Since U.S. recognition of Kosovo’s independence in February 2008, congressional action on
Kosovo has focused largely on foreign aid appropriations legislation. Aid to Kosovo has declined
significantly in recent years. In FY2011, Kosovo received a total of $85.428 million in U.S. aid.
In FY2012, Kosovo will receive an estimated $67.45 million. For FY2013, the Administration
requested a total of $57.669 million for Kosovo. Of this amount, $42.544 million is aid for
political and economic reforms from the Economic Support Fund, $10.674 million from the
International Narcotics Control and Law Enforcement account, $0.7 million in IMET military
training aid, $3 million in Foreign Military Financing, and $0.75 million in NADR aid to assist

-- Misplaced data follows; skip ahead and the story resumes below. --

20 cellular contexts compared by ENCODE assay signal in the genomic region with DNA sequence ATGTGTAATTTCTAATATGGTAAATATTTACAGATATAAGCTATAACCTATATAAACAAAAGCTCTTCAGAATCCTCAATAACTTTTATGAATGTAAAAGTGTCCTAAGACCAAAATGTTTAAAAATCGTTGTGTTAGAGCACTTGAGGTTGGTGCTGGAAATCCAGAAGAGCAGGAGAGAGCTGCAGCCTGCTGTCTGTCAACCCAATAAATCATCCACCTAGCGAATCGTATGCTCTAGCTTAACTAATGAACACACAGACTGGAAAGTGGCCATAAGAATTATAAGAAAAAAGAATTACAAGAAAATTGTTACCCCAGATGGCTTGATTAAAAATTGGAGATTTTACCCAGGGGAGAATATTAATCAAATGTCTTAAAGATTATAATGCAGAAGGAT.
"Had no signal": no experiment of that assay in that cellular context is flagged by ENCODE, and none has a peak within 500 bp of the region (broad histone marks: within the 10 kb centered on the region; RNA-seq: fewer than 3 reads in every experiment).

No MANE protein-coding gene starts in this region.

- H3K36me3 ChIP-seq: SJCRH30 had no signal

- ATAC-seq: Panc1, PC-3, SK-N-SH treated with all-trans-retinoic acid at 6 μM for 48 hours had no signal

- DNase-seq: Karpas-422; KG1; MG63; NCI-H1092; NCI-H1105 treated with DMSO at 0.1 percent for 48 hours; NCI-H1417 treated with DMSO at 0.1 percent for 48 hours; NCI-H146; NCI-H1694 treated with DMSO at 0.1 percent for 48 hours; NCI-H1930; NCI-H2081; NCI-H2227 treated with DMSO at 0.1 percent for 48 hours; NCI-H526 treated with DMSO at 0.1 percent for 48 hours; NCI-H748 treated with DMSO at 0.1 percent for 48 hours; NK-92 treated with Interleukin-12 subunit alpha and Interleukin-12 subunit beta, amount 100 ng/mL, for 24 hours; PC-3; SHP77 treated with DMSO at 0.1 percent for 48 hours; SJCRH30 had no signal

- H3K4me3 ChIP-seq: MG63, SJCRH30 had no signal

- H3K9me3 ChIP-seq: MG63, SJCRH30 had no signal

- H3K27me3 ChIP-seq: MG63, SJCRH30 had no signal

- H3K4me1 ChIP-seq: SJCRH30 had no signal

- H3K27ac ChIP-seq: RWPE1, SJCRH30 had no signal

non-proliferation and anti-terrorism efforts.

Date of Report: March
13, 2012
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Russia’s March 2012 Presidential Election: Outcome and Implications

Jim Nichol
Specialist in Russian and Eurasian Affairs

Challenges to Russia’s democratic development have long been of concern to Congress as it has considered the course of U.S.-Russia cooperation. The Obama Administration has been critical of the apparently flawed Russian presidential election which took place on March 4, 2012, but has called for continued engagement with Russia and newly elected President Vladimir Putin on issues of mutual strategic concern. Some in Congress also have criticized the conduct of the election, but have endorsed continued engagement, while others have called for stepping back and reevaluating the Administration’s engagement policy. Congress may consider the implications of another Putin presidency, lagging democratization, and human rights abuses in Russia as it debates possible future foreign assistance and trade legislation and other aspects of U.S.-Russia relations.